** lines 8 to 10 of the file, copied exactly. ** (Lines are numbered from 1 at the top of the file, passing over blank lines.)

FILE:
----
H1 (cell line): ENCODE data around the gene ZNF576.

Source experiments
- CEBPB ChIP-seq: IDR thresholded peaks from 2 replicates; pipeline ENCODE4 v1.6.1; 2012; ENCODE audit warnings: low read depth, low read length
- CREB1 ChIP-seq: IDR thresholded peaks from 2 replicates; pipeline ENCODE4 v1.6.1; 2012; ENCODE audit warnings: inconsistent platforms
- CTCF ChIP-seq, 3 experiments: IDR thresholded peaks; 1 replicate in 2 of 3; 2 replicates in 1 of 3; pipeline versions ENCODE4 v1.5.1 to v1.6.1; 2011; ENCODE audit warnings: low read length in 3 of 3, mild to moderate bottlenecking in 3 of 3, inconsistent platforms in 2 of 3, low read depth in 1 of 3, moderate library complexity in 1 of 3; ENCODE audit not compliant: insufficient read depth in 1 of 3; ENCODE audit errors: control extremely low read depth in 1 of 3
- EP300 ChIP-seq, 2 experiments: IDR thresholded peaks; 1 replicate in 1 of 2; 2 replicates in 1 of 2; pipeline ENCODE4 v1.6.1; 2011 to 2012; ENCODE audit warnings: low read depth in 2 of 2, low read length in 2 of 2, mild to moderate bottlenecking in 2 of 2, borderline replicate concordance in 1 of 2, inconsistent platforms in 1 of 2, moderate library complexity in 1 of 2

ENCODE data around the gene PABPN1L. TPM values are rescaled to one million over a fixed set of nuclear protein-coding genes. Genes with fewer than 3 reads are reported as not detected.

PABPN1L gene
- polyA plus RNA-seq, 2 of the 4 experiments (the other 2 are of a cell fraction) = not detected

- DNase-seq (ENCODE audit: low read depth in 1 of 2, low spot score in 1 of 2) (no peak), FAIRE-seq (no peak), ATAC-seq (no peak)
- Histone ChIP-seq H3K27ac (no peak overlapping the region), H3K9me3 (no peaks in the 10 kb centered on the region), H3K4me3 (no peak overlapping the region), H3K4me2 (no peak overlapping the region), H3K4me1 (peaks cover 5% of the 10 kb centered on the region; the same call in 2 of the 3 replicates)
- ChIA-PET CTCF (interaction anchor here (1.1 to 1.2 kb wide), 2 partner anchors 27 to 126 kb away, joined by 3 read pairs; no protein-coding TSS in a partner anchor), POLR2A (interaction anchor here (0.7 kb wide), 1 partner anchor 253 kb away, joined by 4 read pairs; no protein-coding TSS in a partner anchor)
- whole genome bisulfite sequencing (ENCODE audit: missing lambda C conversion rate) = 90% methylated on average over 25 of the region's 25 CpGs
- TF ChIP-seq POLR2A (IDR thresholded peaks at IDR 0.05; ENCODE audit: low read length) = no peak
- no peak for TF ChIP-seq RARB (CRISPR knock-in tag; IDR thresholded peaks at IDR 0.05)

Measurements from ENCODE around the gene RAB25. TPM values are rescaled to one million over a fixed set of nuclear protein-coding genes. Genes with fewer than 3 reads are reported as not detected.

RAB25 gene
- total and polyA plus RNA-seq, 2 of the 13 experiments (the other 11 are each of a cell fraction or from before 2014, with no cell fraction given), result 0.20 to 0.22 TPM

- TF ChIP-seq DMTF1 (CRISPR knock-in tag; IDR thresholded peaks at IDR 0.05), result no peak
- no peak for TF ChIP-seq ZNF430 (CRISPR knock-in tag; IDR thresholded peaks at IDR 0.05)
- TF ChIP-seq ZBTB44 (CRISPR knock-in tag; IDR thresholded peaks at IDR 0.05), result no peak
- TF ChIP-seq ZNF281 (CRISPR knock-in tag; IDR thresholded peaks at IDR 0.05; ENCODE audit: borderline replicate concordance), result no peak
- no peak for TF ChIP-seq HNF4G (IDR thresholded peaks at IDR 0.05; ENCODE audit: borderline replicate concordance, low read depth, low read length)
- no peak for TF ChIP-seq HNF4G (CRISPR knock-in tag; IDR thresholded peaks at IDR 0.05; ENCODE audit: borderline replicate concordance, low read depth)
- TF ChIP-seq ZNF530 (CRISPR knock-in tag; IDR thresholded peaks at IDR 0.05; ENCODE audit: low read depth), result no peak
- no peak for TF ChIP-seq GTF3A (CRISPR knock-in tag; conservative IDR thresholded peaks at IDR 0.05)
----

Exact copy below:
PABPN1L gene
- polyA plus RNA-seq, 2 of the 4 experiments (the other 2 are of a cell fraction) = not detected

- DNase-seq (ENCODE audit: low read depth in 1 of 2, low spot score in 1 of 2) (no peak), FAIRE-seq (no peak), ATAC-seq (no peak)